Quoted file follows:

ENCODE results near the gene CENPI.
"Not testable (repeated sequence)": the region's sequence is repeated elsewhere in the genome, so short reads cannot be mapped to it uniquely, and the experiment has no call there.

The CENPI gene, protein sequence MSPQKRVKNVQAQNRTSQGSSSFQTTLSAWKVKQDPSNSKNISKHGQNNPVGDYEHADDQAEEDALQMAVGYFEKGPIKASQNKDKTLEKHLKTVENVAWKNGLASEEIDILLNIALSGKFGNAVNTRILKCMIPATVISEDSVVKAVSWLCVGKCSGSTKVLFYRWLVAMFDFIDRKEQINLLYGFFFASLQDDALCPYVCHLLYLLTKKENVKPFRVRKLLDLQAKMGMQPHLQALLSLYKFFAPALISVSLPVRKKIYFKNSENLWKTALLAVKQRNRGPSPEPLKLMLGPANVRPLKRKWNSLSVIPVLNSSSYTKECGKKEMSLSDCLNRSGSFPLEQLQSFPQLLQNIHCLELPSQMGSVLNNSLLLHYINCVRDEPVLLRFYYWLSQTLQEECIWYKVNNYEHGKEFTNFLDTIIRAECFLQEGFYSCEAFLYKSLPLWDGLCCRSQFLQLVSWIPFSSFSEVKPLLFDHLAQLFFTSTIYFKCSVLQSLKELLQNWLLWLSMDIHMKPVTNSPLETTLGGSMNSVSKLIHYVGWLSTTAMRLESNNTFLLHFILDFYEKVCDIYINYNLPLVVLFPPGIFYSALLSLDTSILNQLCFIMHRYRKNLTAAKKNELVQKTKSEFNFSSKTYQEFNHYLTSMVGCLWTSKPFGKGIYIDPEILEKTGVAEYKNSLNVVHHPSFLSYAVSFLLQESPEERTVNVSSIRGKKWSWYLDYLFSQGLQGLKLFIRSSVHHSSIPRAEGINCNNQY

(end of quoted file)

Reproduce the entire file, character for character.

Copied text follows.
ENCODE results near the gene CENPI.
"Not testable (repeated sequence)": the region's sequence is repeated elsewhere in the genome, so short reads cannot be mapped to it uniquely, and the experiment has no call there.

The CENPI gene, protein sequence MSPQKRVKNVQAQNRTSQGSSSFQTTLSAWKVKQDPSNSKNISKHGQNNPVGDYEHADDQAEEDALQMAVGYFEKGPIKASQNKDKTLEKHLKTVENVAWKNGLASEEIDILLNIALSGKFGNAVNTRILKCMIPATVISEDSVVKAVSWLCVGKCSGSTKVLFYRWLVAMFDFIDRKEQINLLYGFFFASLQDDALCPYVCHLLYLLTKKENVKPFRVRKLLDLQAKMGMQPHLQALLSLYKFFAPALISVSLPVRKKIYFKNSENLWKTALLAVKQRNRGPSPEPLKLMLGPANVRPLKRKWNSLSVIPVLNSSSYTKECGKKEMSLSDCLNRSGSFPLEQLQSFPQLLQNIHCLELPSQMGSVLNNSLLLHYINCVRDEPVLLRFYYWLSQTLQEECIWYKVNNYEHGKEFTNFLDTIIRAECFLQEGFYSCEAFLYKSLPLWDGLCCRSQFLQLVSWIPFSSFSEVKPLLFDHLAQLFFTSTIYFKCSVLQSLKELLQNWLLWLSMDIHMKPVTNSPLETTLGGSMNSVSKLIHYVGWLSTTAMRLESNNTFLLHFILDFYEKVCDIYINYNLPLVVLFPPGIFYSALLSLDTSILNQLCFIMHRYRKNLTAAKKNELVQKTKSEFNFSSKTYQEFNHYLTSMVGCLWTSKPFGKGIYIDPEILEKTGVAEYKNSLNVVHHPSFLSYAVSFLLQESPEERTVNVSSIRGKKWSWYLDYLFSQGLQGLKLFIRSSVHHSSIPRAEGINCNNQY